Page last updated Wednesday, June 27, 2018
We will continue to send out notices only if significant updates are available through:
The United States Supreme Court found the White House's most recent iteration of its travel ban to be constitutional. The information provided on this page remains current. See the table below for the specific impact on the countries affected by this ban.
For further details please also refer to NYU information on students affected by travel ban executive order.
As of April 10, 2018, Chad was removed from the list of countries subject to the travel ban. As of April 13, 2018, Chad is no longer subject to the travel ban.
The White House announced a new travel ban, which effectively replaces the travel ban it had previously announced earlier this year and went into effect on October 18, 2017 (with the restrictions pursuant to court order, below). There is no end period to this new travel ban. The White House indicated that countries will be removed from this list if and when they meet the requirements the White House has indicated they must meet. The countries included in this order include Chad, Iran, Libya, North Korea, Somalia, Syria, Venezuela, and Yemen.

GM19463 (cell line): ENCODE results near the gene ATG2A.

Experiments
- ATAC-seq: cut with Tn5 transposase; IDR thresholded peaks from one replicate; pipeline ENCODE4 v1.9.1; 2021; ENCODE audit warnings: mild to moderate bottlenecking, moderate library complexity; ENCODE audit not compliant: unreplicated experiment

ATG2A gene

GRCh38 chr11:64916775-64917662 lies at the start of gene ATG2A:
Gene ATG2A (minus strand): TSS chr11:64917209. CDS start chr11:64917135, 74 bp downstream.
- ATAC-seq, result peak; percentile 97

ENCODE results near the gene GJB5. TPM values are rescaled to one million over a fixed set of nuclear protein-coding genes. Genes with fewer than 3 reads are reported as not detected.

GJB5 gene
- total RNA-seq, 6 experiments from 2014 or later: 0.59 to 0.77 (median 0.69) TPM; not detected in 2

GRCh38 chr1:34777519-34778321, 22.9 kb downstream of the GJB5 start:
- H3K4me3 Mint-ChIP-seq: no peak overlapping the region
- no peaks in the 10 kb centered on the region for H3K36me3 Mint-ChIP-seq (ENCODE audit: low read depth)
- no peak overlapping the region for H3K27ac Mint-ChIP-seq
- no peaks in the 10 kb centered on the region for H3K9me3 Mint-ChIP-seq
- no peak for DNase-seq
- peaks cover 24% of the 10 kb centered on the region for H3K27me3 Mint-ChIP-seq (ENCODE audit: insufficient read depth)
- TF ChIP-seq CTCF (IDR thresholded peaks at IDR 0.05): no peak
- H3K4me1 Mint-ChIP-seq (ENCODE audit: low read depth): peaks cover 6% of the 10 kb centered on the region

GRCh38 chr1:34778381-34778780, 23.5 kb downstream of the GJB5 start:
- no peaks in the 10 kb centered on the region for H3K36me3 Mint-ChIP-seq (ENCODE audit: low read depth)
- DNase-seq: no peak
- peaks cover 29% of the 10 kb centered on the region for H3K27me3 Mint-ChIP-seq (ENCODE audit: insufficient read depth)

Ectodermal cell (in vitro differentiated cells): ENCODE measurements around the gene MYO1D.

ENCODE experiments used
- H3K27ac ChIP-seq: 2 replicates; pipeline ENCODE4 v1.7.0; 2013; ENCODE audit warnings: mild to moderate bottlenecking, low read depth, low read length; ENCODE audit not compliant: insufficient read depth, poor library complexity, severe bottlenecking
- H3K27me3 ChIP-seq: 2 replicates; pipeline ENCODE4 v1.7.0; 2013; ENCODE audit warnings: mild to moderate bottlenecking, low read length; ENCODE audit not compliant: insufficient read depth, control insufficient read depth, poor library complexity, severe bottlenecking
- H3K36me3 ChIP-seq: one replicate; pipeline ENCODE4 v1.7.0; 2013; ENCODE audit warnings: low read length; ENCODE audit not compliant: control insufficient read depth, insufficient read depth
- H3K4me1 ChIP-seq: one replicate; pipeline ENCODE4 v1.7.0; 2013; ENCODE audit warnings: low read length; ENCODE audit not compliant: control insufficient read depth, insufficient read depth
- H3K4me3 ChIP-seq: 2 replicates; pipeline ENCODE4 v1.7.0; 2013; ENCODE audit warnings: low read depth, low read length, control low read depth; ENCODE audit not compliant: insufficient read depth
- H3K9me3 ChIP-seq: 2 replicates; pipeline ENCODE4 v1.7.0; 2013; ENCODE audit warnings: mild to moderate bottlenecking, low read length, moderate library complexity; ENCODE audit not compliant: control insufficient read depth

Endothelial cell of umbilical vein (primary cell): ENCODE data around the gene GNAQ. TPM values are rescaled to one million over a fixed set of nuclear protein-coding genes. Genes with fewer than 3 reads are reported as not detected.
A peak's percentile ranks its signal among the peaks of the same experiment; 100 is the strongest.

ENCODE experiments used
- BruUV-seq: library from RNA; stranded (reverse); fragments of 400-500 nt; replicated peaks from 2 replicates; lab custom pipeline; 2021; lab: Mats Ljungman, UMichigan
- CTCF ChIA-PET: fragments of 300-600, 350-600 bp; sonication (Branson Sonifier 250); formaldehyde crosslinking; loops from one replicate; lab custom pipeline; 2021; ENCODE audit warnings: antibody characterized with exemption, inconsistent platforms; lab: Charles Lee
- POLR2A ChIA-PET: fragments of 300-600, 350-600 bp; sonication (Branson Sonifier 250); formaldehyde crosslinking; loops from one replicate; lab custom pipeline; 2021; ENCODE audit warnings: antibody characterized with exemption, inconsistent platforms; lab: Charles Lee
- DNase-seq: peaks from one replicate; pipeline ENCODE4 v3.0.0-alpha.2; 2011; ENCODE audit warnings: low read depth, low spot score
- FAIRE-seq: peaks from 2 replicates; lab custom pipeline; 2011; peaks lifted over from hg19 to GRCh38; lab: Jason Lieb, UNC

This new travel ban has different impacts on citizens of the listed countries depending on which country you may be a citizen of and with which visa category you are entering the US. This updated travel ban restricts both visa issuance and entry to the US for citizens of the following countries as outlined below.
Please note this travel ban does not impact
In addition, people who already hold a valid US visa are exempt from the travel ban if the visa was also valid as of the effective date of the proclamation on October 18, 2017.
If you are a student or scholar from one of the listed countries and are planning to travel, please consult with the NYU Immigrant Defense Initiative and/or an immigration attorney for advice before you leave the US.
On December 4, 2017, the Supreme Court of the United States kept in place the restrictions and limitations included in this order that lower courts had previously blocked. Details on who is restricted for travel to the US, unless otherwise exempt are as follows:
US lawful permanent residents, dual nationals traveling on a passport from a non-restricted country, foreign nationals who hold a valid US visa or advance parole and those who were physically in the US on October 18 would be exempt.
Those who are not exempt may request a waiver when applying for a visa. For more information on applying for a waiver, please also consult with the Immigrant Defense Initiative.
On October 8, 2017, the US and Turkish governments mutually suspended visa operations at their respective consulates in each country. This is due to a diplomatic issue and is separate from the above travel ban. On November 9, the US consulates in Turkey resumed processing visas on a "very limited basis." For the latest information, please refer to the US Embassy and Consulates in Turkey website.